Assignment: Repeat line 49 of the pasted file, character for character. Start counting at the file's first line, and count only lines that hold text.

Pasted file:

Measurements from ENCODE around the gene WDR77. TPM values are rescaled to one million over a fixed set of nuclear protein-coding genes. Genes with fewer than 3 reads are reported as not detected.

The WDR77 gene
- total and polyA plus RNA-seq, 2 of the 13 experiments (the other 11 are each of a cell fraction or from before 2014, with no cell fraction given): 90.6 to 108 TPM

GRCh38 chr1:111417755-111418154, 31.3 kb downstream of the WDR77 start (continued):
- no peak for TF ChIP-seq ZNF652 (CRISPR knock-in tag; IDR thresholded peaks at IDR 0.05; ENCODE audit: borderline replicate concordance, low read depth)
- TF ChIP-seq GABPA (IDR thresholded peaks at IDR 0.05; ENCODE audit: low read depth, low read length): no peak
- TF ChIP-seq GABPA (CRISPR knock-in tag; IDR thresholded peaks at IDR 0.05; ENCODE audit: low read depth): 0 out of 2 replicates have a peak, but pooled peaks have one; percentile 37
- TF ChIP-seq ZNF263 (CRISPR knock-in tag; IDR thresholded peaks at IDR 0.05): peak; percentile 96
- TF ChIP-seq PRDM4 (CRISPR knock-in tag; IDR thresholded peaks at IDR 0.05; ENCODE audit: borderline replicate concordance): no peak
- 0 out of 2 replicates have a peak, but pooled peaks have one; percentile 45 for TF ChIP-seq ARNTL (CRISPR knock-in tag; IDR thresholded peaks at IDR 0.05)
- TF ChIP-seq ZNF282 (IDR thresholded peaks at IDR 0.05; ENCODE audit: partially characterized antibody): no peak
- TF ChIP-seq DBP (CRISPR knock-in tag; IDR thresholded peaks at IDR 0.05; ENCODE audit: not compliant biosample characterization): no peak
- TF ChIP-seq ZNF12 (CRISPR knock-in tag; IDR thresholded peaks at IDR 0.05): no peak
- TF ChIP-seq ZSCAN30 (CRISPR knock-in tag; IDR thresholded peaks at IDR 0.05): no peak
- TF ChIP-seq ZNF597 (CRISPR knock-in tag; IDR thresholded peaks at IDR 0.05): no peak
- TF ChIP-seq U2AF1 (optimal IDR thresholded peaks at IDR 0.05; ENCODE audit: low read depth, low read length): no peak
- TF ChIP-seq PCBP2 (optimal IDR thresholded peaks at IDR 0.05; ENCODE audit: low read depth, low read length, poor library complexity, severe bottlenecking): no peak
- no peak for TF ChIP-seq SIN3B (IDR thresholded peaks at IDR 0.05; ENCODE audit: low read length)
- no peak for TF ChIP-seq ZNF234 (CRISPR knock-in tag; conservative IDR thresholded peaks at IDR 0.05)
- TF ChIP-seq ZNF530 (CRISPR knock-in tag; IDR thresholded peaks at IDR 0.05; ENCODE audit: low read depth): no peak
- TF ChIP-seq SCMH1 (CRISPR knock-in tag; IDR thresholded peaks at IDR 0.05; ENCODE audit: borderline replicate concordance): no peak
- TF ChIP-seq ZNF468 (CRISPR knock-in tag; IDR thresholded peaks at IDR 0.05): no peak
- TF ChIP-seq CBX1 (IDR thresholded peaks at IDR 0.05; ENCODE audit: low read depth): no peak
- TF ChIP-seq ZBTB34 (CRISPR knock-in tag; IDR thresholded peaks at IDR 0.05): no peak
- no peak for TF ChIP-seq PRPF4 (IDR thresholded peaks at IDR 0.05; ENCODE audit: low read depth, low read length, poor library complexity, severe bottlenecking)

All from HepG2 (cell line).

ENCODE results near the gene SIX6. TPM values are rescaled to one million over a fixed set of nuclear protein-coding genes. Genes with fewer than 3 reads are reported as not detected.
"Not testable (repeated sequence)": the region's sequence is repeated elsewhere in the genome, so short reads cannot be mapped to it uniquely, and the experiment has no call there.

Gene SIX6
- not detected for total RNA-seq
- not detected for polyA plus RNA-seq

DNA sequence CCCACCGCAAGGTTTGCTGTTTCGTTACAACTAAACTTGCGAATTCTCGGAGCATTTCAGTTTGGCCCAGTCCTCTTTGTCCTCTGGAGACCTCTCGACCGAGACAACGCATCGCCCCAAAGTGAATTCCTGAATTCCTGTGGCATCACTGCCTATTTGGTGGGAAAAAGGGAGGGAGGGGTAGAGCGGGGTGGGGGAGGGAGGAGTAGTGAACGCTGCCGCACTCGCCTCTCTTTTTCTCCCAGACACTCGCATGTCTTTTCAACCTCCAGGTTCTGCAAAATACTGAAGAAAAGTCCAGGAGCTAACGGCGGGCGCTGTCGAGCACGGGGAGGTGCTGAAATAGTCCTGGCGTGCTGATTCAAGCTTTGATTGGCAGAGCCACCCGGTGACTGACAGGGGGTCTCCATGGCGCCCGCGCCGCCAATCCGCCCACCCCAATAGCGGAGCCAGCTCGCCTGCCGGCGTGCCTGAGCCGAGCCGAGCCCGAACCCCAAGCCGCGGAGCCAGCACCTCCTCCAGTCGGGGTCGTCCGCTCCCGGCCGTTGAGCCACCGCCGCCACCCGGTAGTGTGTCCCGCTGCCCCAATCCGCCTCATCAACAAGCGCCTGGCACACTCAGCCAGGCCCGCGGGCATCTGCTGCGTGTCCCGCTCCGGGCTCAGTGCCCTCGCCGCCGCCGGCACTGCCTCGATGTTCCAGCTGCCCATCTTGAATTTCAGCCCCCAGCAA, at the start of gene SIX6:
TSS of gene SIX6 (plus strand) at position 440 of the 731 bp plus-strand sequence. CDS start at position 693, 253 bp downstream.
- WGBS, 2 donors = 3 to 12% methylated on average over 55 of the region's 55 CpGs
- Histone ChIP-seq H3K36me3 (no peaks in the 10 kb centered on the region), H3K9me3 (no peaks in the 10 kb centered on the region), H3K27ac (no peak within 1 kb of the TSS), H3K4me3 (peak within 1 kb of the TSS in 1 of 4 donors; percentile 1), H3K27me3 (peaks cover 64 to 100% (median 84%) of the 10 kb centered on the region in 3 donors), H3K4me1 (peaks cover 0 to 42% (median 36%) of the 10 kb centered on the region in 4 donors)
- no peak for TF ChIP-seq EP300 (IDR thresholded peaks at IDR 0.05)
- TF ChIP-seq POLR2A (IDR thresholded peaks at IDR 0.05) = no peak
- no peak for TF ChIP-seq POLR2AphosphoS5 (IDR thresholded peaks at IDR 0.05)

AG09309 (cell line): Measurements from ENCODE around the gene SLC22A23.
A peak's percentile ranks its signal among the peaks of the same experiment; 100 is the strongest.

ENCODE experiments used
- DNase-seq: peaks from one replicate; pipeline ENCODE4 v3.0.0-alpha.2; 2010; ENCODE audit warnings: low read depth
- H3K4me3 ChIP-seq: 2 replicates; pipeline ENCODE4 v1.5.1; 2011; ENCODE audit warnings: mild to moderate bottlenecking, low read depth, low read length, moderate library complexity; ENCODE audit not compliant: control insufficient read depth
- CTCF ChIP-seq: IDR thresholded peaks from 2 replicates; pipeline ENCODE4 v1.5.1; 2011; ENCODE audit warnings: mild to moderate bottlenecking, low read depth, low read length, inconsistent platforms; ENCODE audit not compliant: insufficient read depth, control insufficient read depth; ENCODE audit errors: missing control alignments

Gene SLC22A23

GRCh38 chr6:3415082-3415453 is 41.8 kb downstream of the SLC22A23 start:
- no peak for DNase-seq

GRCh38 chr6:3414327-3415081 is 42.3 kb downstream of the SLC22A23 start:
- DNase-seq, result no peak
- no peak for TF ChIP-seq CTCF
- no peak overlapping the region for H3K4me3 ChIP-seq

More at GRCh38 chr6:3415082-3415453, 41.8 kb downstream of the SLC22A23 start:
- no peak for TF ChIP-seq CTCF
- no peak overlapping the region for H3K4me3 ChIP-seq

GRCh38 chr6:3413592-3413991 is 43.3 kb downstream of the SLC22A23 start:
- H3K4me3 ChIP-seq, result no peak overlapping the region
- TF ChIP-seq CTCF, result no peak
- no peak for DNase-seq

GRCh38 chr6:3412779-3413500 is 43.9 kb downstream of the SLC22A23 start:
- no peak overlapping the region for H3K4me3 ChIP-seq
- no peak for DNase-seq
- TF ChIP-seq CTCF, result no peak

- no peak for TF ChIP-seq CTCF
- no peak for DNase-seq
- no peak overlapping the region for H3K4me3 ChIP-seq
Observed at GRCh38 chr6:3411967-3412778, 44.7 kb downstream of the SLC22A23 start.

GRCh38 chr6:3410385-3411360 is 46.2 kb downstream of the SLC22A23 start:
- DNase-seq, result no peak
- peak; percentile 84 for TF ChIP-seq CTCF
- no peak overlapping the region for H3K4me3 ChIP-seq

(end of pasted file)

- DNase-seq, result no peak